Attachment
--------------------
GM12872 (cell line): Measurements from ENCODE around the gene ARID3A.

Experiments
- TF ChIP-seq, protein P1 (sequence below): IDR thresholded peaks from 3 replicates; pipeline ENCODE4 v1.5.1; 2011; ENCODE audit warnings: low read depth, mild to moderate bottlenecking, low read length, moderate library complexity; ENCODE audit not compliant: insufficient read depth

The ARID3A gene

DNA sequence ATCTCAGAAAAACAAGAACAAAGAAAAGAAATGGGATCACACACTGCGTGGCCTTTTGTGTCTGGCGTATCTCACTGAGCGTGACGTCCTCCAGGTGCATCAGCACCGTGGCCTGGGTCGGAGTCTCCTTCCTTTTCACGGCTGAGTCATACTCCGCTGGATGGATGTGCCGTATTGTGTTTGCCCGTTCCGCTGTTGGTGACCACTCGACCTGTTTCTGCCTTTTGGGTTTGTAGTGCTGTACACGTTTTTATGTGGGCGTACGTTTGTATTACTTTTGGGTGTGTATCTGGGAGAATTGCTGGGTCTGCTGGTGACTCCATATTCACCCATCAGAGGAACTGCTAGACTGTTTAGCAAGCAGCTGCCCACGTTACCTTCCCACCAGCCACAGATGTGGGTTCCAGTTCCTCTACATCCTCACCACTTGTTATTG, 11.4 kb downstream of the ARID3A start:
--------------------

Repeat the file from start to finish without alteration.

GM12872 (cell line): Measurements from ENCODE around the gene ARID3A.

Experiments
- TF ChIP-seq, protein P1 (sequence below): IDR thresholded peaks from 3 replicates; pipeline ENCODE4 v1.5.1; 2011; ENCODE audit warnings: low read depth, mild to moderate bottlenecking, low read length, moderate library complexity; ENCODE audit not compliant: insufficient read depth

The ARID3A gene

DNA sequence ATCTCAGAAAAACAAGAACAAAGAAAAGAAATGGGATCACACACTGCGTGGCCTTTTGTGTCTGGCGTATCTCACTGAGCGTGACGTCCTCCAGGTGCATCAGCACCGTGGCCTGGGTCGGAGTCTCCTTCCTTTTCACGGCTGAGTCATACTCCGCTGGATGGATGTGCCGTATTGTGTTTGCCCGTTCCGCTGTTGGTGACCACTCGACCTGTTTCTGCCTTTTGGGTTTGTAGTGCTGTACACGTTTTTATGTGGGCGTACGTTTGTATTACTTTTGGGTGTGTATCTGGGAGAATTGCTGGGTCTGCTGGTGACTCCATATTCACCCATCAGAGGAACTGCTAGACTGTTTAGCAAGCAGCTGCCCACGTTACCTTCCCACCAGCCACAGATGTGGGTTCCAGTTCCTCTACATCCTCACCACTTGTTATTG, 11.4 kb downstream of the ARID3A start: